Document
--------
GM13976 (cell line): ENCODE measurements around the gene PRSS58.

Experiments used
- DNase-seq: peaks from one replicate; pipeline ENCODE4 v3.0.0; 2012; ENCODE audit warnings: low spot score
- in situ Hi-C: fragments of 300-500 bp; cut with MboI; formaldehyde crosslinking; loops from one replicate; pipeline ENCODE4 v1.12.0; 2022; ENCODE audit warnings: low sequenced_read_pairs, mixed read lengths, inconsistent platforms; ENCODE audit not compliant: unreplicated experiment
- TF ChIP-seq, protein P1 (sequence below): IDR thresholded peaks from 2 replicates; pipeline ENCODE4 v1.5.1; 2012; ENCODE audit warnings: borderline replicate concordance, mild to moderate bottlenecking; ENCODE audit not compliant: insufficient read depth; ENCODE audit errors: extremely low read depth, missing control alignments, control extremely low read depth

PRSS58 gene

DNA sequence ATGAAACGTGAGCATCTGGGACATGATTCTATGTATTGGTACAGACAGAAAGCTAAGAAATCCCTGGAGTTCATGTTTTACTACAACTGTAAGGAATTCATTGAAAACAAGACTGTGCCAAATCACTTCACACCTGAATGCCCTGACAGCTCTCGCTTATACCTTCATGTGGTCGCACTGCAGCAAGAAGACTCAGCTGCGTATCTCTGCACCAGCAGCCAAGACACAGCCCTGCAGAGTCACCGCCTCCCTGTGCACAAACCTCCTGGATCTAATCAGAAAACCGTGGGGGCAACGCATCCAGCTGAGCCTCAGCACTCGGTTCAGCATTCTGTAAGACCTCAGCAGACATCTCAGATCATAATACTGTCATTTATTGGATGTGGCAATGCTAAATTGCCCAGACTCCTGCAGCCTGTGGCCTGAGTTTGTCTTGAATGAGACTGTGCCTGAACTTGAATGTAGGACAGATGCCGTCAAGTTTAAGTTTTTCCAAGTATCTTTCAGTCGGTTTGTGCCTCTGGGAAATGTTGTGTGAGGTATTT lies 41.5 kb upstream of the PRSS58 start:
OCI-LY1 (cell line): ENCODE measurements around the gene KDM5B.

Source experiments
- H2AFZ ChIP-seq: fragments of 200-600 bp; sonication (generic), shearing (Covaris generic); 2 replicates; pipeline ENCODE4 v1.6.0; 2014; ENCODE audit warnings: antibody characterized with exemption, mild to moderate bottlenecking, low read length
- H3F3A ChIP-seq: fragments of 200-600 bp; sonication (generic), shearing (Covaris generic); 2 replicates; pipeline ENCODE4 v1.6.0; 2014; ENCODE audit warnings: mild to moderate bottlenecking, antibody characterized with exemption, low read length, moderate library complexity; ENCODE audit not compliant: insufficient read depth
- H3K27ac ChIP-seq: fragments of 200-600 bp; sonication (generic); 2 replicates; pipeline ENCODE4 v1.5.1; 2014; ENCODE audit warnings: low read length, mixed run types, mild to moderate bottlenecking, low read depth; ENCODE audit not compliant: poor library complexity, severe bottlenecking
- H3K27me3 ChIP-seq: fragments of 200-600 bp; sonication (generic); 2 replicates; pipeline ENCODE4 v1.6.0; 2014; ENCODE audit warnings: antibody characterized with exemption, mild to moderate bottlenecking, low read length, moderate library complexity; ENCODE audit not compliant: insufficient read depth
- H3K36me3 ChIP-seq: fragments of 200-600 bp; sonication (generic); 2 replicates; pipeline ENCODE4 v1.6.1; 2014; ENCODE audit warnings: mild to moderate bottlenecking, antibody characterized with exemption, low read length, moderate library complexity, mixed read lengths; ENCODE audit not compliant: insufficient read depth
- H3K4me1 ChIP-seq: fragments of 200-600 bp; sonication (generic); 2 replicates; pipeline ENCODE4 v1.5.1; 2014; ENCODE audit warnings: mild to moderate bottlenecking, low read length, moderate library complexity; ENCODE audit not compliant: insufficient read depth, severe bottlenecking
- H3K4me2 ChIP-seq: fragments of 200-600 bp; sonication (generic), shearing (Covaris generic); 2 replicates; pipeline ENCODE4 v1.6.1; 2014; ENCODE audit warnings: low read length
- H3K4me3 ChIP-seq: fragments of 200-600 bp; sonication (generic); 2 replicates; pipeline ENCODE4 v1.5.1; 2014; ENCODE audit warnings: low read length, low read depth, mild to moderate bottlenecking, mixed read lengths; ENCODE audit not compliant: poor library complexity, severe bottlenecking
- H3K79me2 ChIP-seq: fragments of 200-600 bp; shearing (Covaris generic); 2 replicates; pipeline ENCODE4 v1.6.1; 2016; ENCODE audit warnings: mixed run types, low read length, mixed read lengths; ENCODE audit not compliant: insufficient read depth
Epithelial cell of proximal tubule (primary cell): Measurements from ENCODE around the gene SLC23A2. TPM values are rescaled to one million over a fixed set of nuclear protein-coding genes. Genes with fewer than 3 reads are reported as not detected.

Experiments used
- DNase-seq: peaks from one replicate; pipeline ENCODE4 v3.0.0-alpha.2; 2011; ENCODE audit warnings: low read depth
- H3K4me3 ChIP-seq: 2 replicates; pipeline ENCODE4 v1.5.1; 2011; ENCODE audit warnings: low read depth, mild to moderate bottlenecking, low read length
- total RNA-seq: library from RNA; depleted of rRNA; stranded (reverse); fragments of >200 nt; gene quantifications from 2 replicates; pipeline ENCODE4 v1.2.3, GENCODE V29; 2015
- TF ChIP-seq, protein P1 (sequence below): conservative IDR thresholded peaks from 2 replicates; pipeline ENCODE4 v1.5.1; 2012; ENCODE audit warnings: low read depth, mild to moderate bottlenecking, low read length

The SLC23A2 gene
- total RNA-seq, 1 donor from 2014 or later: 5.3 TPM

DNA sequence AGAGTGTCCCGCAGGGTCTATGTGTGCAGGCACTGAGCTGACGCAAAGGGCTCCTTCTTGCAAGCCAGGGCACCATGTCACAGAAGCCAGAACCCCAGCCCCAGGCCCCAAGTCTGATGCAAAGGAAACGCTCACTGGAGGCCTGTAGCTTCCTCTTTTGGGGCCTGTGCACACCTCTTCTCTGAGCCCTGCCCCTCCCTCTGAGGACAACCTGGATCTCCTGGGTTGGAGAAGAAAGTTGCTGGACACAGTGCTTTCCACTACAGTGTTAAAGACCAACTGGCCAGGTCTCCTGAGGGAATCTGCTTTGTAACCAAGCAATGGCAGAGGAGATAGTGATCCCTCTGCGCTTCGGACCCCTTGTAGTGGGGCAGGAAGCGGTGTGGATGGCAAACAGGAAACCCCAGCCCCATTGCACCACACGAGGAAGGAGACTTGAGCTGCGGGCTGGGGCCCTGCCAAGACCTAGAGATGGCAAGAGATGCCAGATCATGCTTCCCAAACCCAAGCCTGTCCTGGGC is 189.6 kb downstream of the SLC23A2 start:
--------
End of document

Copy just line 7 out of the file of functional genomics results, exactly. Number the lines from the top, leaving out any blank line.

DNA sequence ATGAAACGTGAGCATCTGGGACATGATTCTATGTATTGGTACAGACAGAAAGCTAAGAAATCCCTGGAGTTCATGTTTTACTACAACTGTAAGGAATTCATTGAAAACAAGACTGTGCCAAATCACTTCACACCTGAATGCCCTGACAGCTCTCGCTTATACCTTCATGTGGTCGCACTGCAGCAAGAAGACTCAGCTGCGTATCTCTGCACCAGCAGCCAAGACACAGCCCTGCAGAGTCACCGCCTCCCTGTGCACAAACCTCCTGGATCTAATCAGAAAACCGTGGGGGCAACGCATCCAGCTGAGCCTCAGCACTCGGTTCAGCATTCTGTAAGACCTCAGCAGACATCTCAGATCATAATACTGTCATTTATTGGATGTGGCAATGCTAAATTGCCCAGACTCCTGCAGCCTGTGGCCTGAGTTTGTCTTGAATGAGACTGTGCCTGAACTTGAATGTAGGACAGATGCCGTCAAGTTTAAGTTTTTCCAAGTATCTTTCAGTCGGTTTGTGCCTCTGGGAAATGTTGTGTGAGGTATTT lies 41.5 kb upstream of the PRSS58 start: